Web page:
Help me debrief and evaluate my first non-arena ride? - The Horse Forum
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post #1 of 23 Old 03-27-2016, 02:37 PM Thread Starter
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Help me debrief and evaluate my first non-arena ride?

I'm 50+, just started riding a few years ago casually, and after selling one wrong horse, I bought what is seeming to be a very good fit (got her about 2 months ago). She's 12 and has been on hundreds of miles of trails from casual to rigorous. Friday I rode her out for my first time outside of the arenas (indoor and outdoor). I feel like it went well, but I've learned that you experienced horsewomen/men can often 'see' trouble spots where I completely miss them... and sometimes things I think are problematic, you tell me are perfectly normal or give me a quick-fix. I love to hear your insight.

I rode with another woman who was riding a plodding lesson horse, a very laid back steady horse. We kept it simple - rode about 1/4 mile away from the stables with the intent of pasture riding (property with permission), but when we got there we had trouble with the gate, plus there were cattle hanging right at the gate so we decided to forgo that. So then we rode back towards the barn, then turned on another road heading away in a different direction. So, here's a quick description... The good, the bad, the ugly?

- I've been grooming her and tacking indoors all winter. The day was beautiful, so I tied her outside to do it this time. She was pretty interested in everything going on (kids, other horses), and moved around a little more than I like... but a "hey!" made her stop and stand. No big issues, but I guess I'd like a perfect statue ha.

- she stood great for mounting.

- I'm so expecting a horse to be barn or buddy sour (that was my previous horse's main vice), so I was surprised at how eager she was to ride through the gate to the road. We followed the other horse (a horse she's never been around much).

- She was very interested and looking around, but it didn't seem nervous - just kind of excited. If she was a dog, I think her tail would have been wagging...

- she paused at one point when a woman down a side street was wheeling a big trash can... was obscured by bushes... but the moment she saw what it was she kept moving.

- she was walking so fast, that we went ahead and passed the other horse and took the lead. She neck reined and responded to my direction great.

- Her great "whoa" was still operational - but she didn't want to stay standing, and was anxious to keep going.

- when we stopped to ponder the gate, I took her in circles periodically to keep her feet moving... just a neck rein and a little leg was fine. She was a little jiggy when we'd stand for more than a few seconds (nothing that felt dangerous, just 'busy'). There were several horses that ran up to the fence across the street, plus the cows, so she seemed very interested in things.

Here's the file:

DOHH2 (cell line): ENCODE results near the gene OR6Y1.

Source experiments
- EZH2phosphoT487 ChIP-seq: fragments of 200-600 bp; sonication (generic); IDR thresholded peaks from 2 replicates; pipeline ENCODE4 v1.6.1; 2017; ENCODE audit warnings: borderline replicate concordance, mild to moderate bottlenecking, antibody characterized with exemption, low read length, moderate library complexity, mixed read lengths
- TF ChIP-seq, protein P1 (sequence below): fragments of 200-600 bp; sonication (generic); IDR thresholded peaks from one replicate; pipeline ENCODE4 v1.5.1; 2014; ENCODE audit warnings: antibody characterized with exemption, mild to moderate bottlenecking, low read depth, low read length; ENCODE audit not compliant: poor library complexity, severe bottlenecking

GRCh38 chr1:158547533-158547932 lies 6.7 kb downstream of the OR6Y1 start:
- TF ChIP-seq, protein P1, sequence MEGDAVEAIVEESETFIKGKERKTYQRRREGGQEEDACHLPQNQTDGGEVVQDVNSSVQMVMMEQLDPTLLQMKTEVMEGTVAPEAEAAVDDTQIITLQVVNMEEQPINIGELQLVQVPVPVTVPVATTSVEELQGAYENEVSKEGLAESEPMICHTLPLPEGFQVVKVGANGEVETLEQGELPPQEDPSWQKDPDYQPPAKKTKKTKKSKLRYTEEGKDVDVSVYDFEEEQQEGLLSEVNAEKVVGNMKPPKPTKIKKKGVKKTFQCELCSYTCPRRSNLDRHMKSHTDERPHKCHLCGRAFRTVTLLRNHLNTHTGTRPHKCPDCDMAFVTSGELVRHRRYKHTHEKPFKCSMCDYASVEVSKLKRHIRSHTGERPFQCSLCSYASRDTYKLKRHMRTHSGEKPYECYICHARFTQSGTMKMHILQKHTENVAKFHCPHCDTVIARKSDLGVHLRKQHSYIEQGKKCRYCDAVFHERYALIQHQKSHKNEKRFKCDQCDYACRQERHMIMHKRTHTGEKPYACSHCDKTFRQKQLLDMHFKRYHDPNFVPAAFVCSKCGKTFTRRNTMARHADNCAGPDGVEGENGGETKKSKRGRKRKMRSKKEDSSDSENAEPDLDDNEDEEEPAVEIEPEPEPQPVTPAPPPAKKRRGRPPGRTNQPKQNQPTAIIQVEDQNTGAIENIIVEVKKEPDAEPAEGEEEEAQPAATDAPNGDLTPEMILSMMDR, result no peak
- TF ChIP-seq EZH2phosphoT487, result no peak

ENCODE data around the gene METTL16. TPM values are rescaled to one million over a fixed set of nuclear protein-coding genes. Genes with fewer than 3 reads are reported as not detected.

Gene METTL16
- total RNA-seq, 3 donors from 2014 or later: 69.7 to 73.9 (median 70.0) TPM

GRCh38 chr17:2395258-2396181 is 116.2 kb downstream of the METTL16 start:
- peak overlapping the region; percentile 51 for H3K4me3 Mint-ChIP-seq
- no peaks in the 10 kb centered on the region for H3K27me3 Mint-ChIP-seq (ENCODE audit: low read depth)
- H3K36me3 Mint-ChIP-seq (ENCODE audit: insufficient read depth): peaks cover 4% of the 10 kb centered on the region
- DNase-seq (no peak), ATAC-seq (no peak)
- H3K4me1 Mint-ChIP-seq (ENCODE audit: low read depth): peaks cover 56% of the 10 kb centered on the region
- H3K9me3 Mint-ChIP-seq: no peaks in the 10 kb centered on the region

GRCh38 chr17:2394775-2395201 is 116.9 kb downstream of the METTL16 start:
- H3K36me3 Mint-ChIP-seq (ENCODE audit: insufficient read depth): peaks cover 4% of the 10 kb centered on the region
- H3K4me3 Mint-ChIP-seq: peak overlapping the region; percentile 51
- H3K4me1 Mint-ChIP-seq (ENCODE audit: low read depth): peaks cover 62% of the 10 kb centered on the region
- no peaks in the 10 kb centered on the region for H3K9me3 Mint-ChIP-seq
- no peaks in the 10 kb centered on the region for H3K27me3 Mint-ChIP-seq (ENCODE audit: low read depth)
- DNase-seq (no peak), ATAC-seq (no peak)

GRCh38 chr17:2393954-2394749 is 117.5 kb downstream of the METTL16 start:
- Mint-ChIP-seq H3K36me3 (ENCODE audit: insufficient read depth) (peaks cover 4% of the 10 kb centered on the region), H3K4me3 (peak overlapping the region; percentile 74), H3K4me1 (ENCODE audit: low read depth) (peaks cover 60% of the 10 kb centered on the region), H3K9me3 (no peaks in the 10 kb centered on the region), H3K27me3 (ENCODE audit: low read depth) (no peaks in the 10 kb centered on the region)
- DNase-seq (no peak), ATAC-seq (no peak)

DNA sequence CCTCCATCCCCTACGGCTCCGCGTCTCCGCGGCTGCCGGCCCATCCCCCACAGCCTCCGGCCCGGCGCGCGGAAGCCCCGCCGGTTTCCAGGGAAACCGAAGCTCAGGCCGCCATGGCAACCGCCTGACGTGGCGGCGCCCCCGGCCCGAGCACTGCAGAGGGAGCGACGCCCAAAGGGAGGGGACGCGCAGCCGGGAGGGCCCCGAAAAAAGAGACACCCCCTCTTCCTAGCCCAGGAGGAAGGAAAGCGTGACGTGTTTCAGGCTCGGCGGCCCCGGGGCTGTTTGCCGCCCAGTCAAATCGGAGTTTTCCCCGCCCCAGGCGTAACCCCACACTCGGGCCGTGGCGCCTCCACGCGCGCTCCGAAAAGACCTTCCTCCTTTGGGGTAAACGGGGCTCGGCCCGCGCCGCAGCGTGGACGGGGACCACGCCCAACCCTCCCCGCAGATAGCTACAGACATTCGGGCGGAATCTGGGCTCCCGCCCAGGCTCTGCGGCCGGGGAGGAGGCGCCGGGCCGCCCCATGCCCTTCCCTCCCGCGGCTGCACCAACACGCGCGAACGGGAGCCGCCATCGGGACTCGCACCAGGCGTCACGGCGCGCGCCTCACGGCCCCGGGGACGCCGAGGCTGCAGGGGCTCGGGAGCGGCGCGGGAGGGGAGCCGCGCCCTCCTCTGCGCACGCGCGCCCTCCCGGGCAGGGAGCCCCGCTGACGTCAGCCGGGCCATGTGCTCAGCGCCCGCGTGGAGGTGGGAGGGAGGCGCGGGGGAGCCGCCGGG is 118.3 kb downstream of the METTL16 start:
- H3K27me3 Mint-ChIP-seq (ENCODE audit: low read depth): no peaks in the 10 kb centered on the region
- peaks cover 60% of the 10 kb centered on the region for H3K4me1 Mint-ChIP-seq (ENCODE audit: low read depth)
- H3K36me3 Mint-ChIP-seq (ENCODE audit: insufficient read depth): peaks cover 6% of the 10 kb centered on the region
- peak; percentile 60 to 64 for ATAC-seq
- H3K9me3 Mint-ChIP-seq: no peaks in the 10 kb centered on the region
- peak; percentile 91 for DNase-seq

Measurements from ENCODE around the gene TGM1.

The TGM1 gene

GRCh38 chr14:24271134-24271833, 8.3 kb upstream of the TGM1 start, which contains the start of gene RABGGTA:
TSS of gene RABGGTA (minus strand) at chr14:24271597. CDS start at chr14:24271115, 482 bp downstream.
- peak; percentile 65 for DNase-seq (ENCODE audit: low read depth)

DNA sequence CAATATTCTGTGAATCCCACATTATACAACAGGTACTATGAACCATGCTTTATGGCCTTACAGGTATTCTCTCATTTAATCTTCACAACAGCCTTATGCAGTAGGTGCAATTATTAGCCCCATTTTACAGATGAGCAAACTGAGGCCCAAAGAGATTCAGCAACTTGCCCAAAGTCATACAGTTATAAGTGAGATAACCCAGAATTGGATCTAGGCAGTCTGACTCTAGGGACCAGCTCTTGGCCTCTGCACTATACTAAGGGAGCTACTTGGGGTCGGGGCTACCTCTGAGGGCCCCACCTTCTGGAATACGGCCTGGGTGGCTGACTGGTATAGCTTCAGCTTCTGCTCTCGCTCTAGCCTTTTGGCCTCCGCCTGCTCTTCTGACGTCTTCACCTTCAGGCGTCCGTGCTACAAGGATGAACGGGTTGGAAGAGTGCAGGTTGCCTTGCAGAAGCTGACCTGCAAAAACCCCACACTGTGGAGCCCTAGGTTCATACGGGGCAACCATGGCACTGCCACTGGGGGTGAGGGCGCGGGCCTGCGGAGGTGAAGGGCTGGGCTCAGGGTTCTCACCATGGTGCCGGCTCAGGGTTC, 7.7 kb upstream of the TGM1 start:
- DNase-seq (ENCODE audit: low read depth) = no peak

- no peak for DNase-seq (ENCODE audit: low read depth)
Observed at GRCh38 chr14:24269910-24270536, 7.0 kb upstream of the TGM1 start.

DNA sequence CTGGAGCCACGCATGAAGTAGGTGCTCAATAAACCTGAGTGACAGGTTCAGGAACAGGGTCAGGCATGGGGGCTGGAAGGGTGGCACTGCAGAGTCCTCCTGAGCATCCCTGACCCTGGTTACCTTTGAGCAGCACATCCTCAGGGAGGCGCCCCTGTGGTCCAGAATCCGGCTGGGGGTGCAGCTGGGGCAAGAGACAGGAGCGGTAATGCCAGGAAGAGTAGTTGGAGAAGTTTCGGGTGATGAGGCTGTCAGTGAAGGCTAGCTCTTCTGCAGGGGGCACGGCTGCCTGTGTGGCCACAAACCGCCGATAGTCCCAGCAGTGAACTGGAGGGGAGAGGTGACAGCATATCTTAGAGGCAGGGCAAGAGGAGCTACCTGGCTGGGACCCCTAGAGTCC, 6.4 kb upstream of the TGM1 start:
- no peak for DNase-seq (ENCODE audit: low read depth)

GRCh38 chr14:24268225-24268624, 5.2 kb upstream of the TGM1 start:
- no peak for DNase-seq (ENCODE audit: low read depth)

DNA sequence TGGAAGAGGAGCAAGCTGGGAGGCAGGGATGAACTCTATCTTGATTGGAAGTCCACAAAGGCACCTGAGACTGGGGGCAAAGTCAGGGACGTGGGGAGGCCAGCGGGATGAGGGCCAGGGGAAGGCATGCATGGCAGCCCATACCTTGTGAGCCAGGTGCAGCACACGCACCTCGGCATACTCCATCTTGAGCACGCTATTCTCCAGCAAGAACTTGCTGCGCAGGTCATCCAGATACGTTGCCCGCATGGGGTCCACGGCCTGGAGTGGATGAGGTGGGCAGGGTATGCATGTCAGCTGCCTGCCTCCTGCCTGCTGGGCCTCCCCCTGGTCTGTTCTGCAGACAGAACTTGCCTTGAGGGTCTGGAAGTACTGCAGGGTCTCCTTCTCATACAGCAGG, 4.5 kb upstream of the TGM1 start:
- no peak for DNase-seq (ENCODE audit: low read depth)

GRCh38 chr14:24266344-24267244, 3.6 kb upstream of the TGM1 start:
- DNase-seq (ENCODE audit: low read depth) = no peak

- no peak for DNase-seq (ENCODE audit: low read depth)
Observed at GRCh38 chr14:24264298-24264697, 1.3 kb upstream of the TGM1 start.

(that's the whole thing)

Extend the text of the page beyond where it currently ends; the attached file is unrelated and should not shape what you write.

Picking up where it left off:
- there were a number of cars that went by, and at one point an idiot dump truck driver roared past at probably 40mph - we moved off onto the grass shoulder. She didn't even flinch, didn't bother her at all. I could tell she saw and heard them coming, and she never felt tense. They were a non-issue as far as I could tell.

- She never tried to break into a trot or anything above a walk - but she did keep a much faster walk than the other horse... finally that rider suggested we simply pass her and circle around... which we did probably 6 times along a quarter mile stretch of road. She was fine with it but never did slow her walk.

- She didn't walk any faster towards the barn than away, and didn't seem the least bit bothered when we road on past it instead of turning in.

- I wish she'd slowed down a bit, but she never felt nervous to me - just excited. Her head was up from it's 'bored' position, but was never held way high - and she never did any head tossing or arguing... no big eyes. Just some looking around.

So anyway, that was my experience. I was surprised that she wanted to lead! I thought she was more laid-back than that!

Any thoughts? Any red flags? It was fun :) I'm looking forward to future jaunts, I just keep second-guessing things.

Many thanks
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post #2 of 23 Old 03-27-2016, 02:44 PM
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She sounds like a really nice horse, to me. I would far rather have a horse who walks out briskly than a slug.
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post #3 of 23 Old 03-27-2016, 02:46 PM
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Sounds to me like she was just really happy to be doing the job she was trained to do again.
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post #4 of 23 Old 03-27-2016, 03:02 PM
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Sounds like all went well. Congratulations!

I think you pointed out two things that you are already aware to work on. Not big things, but tiny things maybe to work on.

One was the jigging (a little bit of that when you were saddling up too). Ideally, a horse should stand patiently, even when they are excited to get moving. What has worked for me space allowing is when they get antsy and start jigging, back 'em up (or turn them in a tight circle) and then let them stand. If they start jigging again, back them up again. Eventually they figure out that you would like them to stand still or they are going to be moved in a way that wasn't exactly what they had in mind.